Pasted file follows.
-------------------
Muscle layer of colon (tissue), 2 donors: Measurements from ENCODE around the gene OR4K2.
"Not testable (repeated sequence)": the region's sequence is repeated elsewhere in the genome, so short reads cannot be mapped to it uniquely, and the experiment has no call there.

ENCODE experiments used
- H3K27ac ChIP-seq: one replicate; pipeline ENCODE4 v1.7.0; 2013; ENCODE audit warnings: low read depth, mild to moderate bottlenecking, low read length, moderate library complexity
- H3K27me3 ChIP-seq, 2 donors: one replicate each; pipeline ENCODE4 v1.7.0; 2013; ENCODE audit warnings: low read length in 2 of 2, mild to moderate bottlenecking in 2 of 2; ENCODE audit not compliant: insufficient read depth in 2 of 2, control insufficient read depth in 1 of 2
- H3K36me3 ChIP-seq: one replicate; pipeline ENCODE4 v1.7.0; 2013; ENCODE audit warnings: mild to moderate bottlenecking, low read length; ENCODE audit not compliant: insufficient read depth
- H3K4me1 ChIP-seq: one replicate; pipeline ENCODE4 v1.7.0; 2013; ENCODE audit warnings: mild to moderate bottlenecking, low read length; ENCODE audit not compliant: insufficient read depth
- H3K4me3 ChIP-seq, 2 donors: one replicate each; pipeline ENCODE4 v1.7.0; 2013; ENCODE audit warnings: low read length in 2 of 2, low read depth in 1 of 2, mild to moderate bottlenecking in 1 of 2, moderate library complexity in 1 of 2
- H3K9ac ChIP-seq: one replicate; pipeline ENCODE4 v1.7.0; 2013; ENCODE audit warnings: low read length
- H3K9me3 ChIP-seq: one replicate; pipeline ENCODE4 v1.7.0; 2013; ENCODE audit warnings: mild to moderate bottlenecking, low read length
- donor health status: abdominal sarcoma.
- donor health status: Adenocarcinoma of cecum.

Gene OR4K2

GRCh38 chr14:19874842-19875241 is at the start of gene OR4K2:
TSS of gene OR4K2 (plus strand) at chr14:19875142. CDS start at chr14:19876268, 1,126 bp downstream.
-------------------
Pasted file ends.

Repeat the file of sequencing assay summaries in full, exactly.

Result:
Muscle layer of colon (tissue), 2 donors: Measurements from ENCODE around the gene OR4K2.
"Not testable (repeated sequence)": the region's sequence is repeated elsewhere in the genome, so short reads cannot be mapped to it uniquely, and the experiment has no call there.

ENCODE experiments used
- H3K27ac ChIP-seq: one replicate; pipeline ENCODE4 v1.7.0; 2013; ENCODE audit warnings: low read depth, mild to moderate bottlenecking, low read length, moderate library complexity
- H3K27me3 ChIP-seq, 2 donors: one replicate each; pipeline ENCODE4 v1.7.0; 2013; ENCODE audit warnings: low read length in 2 of 2, mild to moderate bottlenecking in 2 of 2; ENCODE audit not compliant: insufficient read depth in 2 of 2, control insufficient read depth in 1 of 2
- H3K36me3 ChIP-seq: one replicate; pipeline ENCODE4 v1.7.0; 2013; ENCODE audit warnings: mild to moderate bottlenecking, low read length; ENCODE audit not compliant: insufficient read depth
- H3K4me1 ChIP-seq: one replicate; pipeline ENCODE4 v1.7.0; 2013; ENCODE audit warnings: mild to moderate bottlenecking, low read length; ENCODE audit not compliant: insufficient read depth
- H3K4me3 ChIP-seq, 2 donors: one replicate each; pipeline ENCODE4 v1.7.0; 2013; ENCODE audit warnings: low read length in 2 of 2, low read depth in 1 of 2, mild to moderate bottlenecking in 1 of 2, moderate library complexity in 1 of 2
- H3K9ac ChIP-seq: one replicate; pipeline ENCODE4 v1.7.0; 2013; ENCODE audit warnings: low read length
- H3K9me3 ChIP-seq: one replicate; pipeline ENCODE4 v1.7.0; 2013; ENCODE audit warnings: mild to moderate bottlenecking, low read length
- donor health status: abdominal sarcoma.
- donor health status: Adenocarcinoma of cecum.

Gene OR4K2

GRCh38 chr14:19874842-19875241 is at the start of gene OR4K2:
TSS of gene OR4K2 (plus strand) at chr14:19875142. CDS start at chr14:19876268, 1,126 bp downstream.